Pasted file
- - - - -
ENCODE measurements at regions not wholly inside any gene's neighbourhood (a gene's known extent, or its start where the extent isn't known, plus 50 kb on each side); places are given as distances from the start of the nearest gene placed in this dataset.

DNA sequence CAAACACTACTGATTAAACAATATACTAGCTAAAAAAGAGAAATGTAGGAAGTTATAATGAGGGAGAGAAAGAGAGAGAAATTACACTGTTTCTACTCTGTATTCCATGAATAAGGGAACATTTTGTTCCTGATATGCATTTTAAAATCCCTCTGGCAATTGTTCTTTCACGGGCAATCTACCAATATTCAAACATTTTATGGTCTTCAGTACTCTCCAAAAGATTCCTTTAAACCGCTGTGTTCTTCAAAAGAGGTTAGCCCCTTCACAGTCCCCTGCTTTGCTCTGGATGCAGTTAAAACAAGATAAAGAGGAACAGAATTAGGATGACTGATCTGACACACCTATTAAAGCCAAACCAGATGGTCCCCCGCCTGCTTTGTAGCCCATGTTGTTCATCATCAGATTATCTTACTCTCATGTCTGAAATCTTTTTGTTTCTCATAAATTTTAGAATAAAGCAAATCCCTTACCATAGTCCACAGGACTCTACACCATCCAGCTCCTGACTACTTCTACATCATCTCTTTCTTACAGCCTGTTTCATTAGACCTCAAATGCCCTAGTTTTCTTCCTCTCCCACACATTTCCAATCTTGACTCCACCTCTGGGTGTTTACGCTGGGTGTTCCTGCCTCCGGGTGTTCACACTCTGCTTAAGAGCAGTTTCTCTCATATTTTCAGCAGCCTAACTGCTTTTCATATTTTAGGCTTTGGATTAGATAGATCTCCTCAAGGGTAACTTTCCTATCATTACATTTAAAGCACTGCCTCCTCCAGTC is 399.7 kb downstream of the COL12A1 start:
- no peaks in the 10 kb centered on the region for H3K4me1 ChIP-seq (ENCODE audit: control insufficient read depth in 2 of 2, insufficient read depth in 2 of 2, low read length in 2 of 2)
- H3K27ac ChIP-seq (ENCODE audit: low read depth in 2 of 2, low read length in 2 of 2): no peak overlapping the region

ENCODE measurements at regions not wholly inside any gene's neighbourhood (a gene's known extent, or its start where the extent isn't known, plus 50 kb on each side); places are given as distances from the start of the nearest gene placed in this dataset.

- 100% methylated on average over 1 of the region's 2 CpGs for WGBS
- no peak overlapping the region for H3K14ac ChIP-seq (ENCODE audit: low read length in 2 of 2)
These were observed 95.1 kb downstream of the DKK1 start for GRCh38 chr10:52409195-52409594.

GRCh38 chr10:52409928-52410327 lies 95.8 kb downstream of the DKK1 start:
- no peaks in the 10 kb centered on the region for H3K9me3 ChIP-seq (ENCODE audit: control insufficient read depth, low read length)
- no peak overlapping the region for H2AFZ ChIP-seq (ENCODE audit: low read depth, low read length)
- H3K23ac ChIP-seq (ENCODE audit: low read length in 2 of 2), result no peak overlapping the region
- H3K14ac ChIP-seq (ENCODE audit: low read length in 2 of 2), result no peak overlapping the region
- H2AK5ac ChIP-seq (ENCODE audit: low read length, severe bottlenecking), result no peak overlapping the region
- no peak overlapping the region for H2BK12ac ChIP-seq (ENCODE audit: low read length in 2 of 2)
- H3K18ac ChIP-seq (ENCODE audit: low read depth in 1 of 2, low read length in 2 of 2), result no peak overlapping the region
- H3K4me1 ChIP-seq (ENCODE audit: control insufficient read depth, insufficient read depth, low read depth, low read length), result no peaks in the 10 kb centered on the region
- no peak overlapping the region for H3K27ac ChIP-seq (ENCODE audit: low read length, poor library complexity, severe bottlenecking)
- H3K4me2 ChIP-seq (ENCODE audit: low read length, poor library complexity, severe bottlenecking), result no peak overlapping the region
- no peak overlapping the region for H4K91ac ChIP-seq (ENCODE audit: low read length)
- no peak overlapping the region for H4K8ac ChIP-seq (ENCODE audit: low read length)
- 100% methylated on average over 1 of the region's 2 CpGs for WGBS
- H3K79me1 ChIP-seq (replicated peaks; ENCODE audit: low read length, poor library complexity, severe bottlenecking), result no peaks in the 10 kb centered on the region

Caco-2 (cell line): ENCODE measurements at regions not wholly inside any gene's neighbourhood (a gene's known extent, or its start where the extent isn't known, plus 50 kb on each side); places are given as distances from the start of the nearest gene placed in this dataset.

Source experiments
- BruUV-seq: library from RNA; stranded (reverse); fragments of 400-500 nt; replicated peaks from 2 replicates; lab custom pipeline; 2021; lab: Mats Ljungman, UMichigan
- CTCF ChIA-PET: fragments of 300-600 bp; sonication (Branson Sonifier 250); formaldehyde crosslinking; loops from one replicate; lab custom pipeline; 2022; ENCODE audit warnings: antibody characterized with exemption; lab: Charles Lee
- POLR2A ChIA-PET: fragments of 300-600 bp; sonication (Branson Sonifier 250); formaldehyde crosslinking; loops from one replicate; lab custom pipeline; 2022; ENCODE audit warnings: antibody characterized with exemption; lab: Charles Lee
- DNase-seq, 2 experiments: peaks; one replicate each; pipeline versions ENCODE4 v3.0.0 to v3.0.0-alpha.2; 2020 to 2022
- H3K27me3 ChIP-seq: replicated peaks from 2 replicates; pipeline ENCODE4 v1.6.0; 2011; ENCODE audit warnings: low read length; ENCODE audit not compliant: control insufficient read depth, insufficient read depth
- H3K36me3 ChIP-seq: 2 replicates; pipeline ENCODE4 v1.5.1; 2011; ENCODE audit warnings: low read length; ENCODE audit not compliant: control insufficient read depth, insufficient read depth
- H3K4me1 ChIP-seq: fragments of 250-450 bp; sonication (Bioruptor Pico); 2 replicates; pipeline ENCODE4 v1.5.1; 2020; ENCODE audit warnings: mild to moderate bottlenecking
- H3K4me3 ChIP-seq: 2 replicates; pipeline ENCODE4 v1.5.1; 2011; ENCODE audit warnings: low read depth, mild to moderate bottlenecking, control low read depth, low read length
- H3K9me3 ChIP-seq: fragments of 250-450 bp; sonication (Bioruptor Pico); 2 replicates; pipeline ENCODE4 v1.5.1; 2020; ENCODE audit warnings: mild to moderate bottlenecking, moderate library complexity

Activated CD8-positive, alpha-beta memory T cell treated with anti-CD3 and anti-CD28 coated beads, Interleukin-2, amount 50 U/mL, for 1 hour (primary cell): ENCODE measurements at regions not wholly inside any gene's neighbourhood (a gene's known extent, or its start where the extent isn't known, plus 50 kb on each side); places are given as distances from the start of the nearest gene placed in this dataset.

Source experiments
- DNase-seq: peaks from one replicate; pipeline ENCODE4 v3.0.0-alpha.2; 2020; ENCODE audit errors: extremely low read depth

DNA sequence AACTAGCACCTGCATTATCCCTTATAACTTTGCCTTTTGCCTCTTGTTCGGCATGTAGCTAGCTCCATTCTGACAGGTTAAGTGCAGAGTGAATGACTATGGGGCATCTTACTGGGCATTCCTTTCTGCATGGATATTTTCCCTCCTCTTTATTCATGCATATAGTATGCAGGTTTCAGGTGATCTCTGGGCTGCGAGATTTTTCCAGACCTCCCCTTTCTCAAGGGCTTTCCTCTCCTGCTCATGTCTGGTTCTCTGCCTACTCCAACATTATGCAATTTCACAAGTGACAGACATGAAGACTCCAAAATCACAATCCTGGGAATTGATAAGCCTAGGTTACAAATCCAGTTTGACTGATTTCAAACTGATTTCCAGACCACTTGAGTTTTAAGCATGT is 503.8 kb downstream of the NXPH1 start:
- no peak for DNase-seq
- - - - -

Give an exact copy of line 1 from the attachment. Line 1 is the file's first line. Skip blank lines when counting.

ENCODE measurements at regions not wholly inside any gene's neighbourhood (a gene's known extent, or its start where the extent isn't known, plus 50 kb on each side); places are given as distances from the start of the nearest gene placed in this dataset.